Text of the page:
William “Bill” Evans may have moved from Utah years ago, but for the 77-year-old famed dancer and choreographer, the Beehive State will always be home. Evans, who joined Repertory Dance Theatre 52 years ago, danced with the Salt Lake City company for six consecutive years, during a time he says was special for RDT. He has returned to guest choreograph many times since his departure and was a large part of the company’s 50th anniversary in 2015.
RDT pays homage to Evans through “Top Bill,” a production that runs Thursday, Nov. 16, through Saturday, Nov. 18, and features six works representing more than seven decades of Evans’ choreographing career: “For Betty,” “Suite Benny,” “Crippled Up Blues,” “Alternating Current,” “Tin-Tal” and “Three Preludes.”
“I don’t think it was set up expressly to honor me,” Evans said in an interview with The Tribune. “But I feel very honored and delighted to have this opportunity to restage my work with RDT.”
Evans — who has choreographed more than 300 dance numbers throughout his career — said the inspiration for “Top Bill” came after the conclusion of RDT’s 50-year anniversary celebration.
“I made a new work for RDT’s 50th anniversary called ‘Crippled Up Blues,’” Evans said. “When that was over, I said to Linda [Smith] that I would love to restage ‘Tin-Tal,’ which is a work that I made for RDT in 1971.”
“Tin-Tal,” set to Indian music created by Mahapurush Misra, debuted featuring Smith, RDT’s founder and artistic director.
Smith liked the idea of restaging “Tin-Tal” and came back with a suggestion to host a whole evening of Evans’ performances.
Evans happily agreed. He has been in Salt Lake working with RDT dancers the past five weeks and revealed that not all of the choreography has been staged before: “Suite Benny” features new choreography by Evans debuting during the “Top Bill” performances.
Evans talked about his career, how he went about selecting the performances for “Top Bill” and why he believes RDT is once again in a special place.
Choreographing over the decades
I’m happy to say that I think my newest works are my most creative, original and exciting. I’m 77, and when I was a young man looking toward this point of my life, I thought, “I probably won’t be so creative at that point.” I am finding the opposite is true. I find greater joy in making new dances right now than almost anything else. My dances have always been a reflection of what’s going on in my life and heart and in my world. I keep exploring new aspects of myself and the world keeps changing. The creative process to me has always been invigorating and probably more so now than ever.
The oldest work new to the company is “Tin-Tal.” To make that relevant to the dancers and to make it alive again, I tell them lots of stories. I give them the context of who I was. I was 31 years old when I made the piece, so I tell them what was important to me at that time and what my motivations for the piece were. I take them to those memories that are still vibrant inside my mind. It was really important to me at that point to make a piece that was kinesthetically communicative. Lots of art forms are visually and orally communicative, cognitively stimulating. I wanted to make a piece that went directly from the dancer’s muscle to the viewer’s muscle. That went from the dancer’s kinesthetic experience to the viewer’s vicarious kinesthetic experience. I was trying to find movement that was fully sensed and could be communicated that way. “Tin-Tal” really set me on a pathway that I have continued to explore in many different ways.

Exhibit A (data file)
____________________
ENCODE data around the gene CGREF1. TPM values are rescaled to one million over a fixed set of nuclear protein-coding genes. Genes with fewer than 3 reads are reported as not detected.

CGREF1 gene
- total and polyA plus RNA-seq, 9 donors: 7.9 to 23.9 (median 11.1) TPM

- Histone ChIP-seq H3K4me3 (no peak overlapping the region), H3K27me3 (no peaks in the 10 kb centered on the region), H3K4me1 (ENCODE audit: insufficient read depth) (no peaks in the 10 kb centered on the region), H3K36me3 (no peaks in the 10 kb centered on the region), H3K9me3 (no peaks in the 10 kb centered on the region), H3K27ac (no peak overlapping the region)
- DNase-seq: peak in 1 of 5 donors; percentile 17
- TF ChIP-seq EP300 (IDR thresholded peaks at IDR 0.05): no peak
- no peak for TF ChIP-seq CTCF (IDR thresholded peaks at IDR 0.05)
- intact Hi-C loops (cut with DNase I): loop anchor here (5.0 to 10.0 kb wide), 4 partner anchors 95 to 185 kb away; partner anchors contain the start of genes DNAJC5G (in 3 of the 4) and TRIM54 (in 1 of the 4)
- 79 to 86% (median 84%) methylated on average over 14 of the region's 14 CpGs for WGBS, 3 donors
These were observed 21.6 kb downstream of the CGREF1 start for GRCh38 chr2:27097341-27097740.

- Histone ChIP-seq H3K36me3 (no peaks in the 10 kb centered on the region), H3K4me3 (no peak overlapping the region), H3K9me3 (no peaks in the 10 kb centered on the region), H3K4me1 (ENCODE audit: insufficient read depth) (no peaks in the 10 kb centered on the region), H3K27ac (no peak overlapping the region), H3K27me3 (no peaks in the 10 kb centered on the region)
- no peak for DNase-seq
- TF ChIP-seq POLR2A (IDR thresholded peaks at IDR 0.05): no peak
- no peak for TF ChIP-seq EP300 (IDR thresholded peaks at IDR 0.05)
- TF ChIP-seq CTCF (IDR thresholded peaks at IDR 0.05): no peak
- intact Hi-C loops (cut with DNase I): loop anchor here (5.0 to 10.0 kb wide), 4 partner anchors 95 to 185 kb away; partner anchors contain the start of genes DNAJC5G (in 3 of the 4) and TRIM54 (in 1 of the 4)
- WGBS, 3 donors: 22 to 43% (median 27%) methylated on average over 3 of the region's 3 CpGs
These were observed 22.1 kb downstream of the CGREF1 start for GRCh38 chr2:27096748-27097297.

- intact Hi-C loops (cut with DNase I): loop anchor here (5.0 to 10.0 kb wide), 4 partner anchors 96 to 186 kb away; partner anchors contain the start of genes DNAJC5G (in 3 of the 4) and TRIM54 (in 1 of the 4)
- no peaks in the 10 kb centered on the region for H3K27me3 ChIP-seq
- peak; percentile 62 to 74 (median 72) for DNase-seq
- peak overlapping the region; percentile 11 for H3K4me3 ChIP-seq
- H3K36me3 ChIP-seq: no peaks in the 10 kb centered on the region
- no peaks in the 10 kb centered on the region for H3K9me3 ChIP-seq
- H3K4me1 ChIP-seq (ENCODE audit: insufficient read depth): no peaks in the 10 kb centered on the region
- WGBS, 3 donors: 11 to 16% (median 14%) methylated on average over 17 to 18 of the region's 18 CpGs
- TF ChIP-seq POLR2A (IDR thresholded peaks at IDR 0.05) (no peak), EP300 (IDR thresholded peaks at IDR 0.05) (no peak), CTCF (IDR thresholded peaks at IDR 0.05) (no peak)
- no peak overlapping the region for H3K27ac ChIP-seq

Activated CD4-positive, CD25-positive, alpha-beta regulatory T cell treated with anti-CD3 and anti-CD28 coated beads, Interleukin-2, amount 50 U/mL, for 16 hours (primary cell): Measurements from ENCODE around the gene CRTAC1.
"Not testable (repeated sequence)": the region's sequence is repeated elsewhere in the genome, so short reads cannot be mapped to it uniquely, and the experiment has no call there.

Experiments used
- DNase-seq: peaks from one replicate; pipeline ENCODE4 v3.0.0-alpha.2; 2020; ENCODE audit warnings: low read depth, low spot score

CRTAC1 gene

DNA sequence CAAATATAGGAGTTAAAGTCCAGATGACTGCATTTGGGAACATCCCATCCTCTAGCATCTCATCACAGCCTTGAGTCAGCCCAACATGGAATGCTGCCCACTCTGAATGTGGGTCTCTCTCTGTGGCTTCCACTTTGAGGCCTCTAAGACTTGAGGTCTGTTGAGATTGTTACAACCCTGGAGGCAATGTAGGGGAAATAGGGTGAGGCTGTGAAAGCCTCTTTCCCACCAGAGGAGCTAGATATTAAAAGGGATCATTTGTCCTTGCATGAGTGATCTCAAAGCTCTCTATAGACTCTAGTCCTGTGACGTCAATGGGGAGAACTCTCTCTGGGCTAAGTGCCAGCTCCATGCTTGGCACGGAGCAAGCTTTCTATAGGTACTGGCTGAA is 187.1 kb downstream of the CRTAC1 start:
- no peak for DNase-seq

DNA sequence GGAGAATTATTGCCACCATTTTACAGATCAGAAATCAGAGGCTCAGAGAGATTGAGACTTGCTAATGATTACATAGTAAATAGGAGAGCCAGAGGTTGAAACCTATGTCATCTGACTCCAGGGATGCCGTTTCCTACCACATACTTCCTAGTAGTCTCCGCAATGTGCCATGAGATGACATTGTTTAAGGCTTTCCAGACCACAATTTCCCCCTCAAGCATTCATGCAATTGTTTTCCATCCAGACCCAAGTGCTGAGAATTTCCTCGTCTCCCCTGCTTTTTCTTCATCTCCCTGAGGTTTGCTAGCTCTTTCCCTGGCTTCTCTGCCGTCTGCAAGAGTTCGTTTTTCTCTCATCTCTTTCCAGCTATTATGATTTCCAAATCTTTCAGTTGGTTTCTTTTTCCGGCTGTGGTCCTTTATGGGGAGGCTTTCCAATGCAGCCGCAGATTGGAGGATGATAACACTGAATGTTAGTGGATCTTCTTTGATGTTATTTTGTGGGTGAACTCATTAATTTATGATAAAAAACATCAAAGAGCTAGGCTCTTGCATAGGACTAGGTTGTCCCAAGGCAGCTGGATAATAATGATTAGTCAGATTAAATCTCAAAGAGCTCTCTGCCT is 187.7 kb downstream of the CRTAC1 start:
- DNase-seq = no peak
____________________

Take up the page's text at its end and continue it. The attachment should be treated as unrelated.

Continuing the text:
RDT then and now
In 2015, I worked with this group of dancers. I spent five weeks with them and I got to know them very well. I was thrilled to come back and work with the dancers this time because they have been together as an ensemble now for enough time that they are growing not just as individual artists, but they’re growing as an ensemble. It’s very exciting and stimulating to work with them right now. It reminds me of what we were like in the beginning. We went through a period of six years when I was in the company where we had virtually no turnovers. The growth was exponential, because we were not just growing as individuals but the ensemble — our ability to dance together and understand each other and accommodate each other — was happening. I see that this is another time in RDT’s history where the group has been together long enough, and they are generous and engaged enough that they are really helping each other move forward. This is a particularly openhearted, generous and dedicated bunch of young dancers. It’s been really wonderful to work with them and see how they’ve grown.
RDT’s Top Bill
A retrospective with a wide variety of music and styles by renowned choreographer and RDT alumni dancer William “Bill” Evans.
When • Nov. 16-18, 7:30 p.m.
Where • Rose Wagner Performing Arts Center, 138 W. 300 South, Salt Lake City
Tickets • $30, $15 for students and seniors; ArtTix